Monday, August 18, 2014
Tension Breaker. Had To Be Done.
In a corner of the front bedroom I came across this model of Joan C. Edwards Stadium, the home of Dad's beloved Marshall University Thundering Herd. Dad was a season ticket holder there for many years and he loved the game day experience.
The memories came back in a torrent when I remembered the first time I had ever seen the little replica of "The Joan".
It was early December, 2004 and I was a patient at Our Lady of Bellefonte Hospital in Ashland, KY. Four days earlier I had gone through extensive abdominal surgery. A colonoscopy two weeks earlier had revealed a large mass in my right ascending colon. Dr, Warrier, who had done the test told us that it was likely that the mass was malignant, and that we should see a surgeon immediately. Within a week, Dr. Staten had done my surgery. He told me that he had removed about three feet of my colon. He told me that he had seen some suspicious spots on my liver, had biopsied them, and also removed several lymph nodes for biopsies as well. Plus, he said, while in there he removed my appendix.
Now, four days later I was beginning to feel much better as I recovered from the surgery. I had been up walking that day, and I was hoping to go home in a couple of days. Even though we knew we were probably going to be dealing with cancer, we were still waiting for the results of the pathology reports and were optimistic that the malignancy was still contained in the colon.
I had several visitors that day. Linda was there with me (she had rarely left my side since the operation). My son, Benji's in laws, Lance and Linda Clanton had come by to see me, and Mom and Dad had driven down from Huntington to see me for the first time since the surgery.
Dad had brought with him his brand new prized possession - the scale model of Marshall Stadium that had come as a surprise gift from Mom's sister, Dori, in Houston. She knew how much he loved the Herd and had ordered the keepsake for him as a surprise gift. Dad proudly pointed out to the Clantons where his seats were located, and we talked about the good times we had experienced in that place.
While they were all there, my family doctor, John Darnell, came in to see me. On this occasion, however, he had two nurses with him. Normally he made his rounds alone. We exchanged pleasantries and introductions of the visitors and he asked how I was feeling. We talked about the fact that I would probably be discharged in a couple of days.
"Any questions?" he asked.
"Yes" I said. "When will we find out the results of the pathology tests? Will Dr. Staten give me the report, or will you, or what?"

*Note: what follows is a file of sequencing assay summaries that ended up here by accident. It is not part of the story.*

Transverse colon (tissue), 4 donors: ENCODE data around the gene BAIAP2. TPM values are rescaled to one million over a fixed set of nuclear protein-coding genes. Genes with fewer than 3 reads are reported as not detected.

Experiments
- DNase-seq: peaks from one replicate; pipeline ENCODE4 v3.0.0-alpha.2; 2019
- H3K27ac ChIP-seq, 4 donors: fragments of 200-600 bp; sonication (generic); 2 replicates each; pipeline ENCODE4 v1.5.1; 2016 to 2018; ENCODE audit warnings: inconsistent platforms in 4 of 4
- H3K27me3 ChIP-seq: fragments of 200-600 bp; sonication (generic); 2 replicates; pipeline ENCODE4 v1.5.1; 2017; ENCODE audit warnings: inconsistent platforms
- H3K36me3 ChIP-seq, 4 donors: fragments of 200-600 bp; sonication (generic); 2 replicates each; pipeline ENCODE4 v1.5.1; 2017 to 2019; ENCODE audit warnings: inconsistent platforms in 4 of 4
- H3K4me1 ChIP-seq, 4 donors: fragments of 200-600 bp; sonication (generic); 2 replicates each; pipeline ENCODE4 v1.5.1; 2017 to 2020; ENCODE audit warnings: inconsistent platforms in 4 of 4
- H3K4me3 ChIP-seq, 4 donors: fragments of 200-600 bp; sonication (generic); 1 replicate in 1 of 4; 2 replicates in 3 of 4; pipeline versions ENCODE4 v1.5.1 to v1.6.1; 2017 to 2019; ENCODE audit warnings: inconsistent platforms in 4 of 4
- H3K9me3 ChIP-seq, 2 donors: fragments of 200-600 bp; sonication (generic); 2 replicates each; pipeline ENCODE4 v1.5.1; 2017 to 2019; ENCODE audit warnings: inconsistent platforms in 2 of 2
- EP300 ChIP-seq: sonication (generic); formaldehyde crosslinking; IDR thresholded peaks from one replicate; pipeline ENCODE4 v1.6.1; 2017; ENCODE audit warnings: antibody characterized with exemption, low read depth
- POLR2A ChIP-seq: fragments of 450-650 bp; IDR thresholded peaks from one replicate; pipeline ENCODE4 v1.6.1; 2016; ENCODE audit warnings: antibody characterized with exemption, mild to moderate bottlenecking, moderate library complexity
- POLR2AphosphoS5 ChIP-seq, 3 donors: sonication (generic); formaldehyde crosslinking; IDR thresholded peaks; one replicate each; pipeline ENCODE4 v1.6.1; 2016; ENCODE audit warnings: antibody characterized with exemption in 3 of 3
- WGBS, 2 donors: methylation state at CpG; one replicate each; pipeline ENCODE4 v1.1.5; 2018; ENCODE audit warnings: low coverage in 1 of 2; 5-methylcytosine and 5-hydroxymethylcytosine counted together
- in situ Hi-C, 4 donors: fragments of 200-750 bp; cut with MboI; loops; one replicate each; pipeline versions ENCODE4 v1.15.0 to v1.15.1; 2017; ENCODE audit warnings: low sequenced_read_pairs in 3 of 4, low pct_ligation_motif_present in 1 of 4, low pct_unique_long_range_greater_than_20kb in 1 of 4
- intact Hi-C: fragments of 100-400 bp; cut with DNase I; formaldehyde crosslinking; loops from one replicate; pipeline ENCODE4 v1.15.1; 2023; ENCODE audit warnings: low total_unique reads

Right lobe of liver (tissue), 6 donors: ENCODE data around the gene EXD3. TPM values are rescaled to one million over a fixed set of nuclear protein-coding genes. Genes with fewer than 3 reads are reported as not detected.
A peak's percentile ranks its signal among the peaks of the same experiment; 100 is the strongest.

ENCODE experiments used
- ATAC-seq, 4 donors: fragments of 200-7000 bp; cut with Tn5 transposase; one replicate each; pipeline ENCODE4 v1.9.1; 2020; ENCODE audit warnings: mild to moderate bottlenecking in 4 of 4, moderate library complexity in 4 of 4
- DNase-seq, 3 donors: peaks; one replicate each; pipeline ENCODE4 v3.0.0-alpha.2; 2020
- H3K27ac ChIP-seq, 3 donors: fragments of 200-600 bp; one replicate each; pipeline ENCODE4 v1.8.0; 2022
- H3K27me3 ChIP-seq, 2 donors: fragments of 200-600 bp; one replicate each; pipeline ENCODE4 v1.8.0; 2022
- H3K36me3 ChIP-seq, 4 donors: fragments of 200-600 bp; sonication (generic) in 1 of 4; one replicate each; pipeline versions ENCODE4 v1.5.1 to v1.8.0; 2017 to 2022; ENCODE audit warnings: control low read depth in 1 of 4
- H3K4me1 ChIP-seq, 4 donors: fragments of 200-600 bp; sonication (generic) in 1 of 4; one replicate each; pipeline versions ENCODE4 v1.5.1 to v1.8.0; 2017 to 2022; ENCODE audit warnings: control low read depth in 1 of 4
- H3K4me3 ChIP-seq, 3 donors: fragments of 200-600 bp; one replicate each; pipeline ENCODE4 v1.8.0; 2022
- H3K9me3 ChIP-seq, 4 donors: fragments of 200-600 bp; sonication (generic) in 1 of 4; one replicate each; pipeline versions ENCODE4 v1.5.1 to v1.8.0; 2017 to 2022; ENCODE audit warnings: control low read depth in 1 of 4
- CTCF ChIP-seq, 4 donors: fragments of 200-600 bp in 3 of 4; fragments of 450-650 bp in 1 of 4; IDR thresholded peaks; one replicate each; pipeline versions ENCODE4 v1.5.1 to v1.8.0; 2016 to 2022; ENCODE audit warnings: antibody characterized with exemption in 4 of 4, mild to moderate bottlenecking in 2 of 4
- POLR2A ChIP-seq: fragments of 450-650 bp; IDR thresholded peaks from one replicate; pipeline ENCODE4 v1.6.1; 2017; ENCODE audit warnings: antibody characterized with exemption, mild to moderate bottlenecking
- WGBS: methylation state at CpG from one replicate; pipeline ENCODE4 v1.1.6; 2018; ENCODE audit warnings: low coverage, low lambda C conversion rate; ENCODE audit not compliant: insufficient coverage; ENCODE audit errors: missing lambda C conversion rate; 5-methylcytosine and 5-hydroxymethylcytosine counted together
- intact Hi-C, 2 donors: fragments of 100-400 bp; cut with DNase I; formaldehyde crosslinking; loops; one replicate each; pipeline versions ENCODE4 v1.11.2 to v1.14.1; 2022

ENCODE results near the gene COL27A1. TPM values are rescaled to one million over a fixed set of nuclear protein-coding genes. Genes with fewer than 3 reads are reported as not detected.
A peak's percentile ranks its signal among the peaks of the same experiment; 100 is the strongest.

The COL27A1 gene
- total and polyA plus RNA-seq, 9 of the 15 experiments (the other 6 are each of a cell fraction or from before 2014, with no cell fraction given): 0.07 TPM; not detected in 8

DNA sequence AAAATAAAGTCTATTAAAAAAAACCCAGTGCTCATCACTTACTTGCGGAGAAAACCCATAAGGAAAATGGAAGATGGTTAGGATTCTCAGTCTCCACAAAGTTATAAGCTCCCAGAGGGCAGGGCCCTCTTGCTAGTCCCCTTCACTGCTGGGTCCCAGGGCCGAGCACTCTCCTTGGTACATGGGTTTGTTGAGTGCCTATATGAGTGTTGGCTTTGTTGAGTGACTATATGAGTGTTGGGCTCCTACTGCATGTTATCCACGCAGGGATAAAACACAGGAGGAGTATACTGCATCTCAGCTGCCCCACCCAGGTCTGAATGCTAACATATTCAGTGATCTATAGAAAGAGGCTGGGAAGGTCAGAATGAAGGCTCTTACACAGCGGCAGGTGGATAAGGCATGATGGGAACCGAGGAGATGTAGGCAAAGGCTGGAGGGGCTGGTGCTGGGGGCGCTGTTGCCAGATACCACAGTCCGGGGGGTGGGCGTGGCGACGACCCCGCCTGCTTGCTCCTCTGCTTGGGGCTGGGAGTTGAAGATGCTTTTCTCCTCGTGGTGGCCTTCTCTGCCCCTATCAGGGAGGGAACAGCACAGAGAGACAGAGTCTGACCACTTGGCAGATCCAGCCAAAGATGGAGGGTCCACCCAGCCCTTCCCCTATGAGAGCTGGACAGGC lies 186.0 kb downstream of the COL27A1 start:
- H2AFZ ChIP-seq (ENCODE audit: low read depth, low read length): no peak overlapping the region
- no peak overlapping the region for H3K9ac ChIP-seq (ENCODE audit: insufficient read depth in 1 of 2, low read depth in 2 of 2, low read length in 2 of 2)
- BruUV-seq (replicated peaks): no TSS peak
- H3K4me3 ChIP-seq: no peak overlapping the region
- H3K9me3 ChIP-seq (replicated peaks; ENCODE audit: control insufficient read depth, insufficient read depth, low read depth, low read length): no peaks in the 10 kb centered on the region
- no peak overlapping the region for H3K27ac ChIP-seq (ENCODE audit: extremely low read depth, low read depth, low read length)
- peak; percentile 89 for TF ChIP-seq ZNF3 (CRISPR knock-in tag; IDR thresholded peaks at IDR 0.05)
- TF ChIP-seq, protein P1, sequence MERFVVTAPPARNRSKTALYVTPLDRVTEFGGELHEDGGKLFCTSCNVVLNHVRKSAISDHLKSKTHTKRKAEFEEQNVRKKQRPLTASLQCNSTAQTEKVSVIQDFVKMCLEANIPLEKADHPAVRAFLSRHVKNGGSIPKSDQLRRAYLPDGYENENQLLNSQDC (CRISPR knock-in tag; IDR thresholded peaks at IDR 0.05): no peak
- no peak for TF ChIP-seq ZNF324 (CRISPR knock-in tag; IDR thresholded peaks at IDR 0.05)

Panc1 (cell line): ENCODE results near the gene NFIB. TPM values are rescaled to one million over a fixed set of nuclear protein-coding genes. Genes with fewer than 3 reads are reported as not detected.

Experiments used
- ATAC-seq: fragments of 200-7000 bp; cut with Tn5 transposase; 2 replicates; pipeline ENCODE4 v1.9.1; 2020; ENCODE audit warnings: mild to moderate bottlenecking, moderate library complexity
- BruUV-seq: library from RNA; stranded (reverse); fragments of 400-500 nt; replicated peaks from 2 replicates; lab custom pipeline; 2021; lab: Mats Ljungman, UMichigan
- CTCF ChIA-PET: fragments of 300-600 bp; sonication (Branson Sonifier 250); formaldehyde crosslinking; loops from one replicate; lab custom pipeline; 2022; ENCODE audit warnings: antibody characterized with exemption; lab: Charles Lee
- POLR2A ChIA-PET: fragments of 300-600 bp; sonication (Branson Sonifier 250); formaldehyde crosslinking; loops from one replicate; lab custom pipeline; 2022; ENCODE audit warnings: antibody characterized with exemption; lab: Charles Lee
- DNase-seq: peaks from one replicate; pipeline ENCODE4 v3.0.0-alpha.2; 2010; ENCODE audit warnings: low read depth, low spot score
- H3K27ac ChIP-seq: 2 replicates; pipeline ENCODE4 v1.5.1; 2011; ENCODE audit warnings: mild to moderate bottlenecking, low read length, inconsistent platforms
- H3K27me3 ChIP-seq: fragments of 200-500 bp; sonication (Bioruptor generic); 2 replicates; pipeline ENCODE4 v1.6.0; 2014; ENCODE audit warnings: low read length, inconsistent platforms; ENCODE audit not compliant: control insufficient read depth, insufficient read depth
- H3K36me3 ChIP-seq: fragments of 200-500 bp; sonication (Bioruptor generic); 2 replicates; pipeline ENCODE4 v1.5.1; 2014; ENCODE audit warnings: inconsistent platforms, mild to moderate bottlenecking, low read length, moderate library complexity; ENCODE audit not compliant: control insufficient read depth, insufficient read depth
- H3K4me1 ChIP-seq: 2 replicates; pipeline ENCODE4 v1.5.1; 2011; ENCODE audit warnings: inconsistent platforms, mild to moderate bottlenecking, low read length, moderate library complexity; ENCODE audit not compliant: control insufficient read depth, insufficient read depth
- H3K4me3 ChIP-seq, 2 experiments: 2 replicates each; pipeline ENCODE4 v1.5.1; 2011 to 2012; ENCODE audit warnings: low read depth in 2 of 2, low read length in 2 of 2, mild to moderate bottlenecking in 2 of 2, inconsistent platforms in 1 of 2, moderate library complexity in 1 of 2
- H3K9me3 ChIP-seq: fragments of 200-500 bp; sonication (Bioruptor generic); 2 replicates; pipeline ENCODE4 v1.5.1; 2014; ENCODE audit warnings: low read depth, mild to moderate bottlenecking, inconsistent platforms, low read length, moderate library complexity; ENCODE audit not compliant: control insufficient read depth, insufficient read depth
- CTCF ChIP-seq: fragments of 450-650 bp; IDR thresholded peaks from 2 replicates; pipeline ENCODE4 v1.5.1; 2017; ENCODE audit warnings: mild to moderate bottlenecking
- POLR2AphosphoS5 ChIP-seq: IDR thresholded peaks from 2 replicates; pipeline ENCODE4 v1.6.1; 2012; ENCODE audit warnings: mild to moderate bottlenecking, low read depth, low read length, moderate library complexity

Dr Darnell looked around the room uncomfortably. "I can give you the results now if you like..." he said quietly. Again he gave an uncomfortable look around the room at the visitors who were there.
"These folks are all family" I replied. "They can hear whatever I hear".
"Well" he said, after clearing his throat and looking at the chart he carried in his hand. "The mass in your colon was malignant. Also the biopsies of your liver and lymph nodes showed that the cancer has spread to other areas of your body. You have a very aggressive form of cancer. You are in Stage 4, and it is incurable."
I heard a short gasp escape Linda's lips. Everyone else was totally silent.
I remember thinking, so this is what if feels like when they tell you "you're going to die". Here I was, only 54 years old, and I had just come face to face with my mortality, and I felt nothing. Just numb.
The silence was deafening.
It seemed like forever. No one said a word. The Doctor sat quietly waiting for me to ask the obvious question (how long do I have?) but the words just didn't come.
Then from the other side of my bed I heard my Dad's voice. "Hey Doc! Look what my sister in law sent me from Texas!" he said holding up the stadium model.
Dr. Darnell's reaction was priceless. His head snapped toward Dad, and with a puzzled look on his face, said weakly, "Yeah. That's nice.".
I've thought a thousand times what he and those nurses must have thought. "I've just told this guy he's going to die, and his Dad wants to show me a stadium replica!" They probably thought he was crazy, but anyone who knows my Dad, knows exactly what he was doing.
Tension breaker.Had to be done!
It worked. I snapped back to reality and asked the Doctor what comes next. He said we need to get you with an Oncologist. Although the diagnosis was "incurable", hopefully my life could be prolonged for a few months with chemotherapy treatments. I quickly asked if I could see Dr. Kirti Jain, and Darnell told me he would get that arranged, and he quickly exited the room.
It was a typical Caudle Adkins moment.
Although the situation was serious, the silence was broken, the mood was lightened.
It wasn't that Dad didn't didn't grasp the gravity of the situation. Nor did he think that little stadium replica was that important. I was his oldest son. His namesake. His colleague in ministry. He understood completely, and I'm sure his heart was broken to hear what we had just heard.
However, Dad just had the gifts of common sense, discernment, and the ability to defuse any tense situation with his down home sense of humor.
That stadium replica sits in my office at the church today.
I cherish the memory of my Dad's actions on the day I heard the worst news of my life.
I miss him so much, and I thank God every day that I was blessed to be raised by Caudle and Patsy Adkins. I'm thankful for the priceless memories I have of him.
I love you Dad, and I'll see you soon!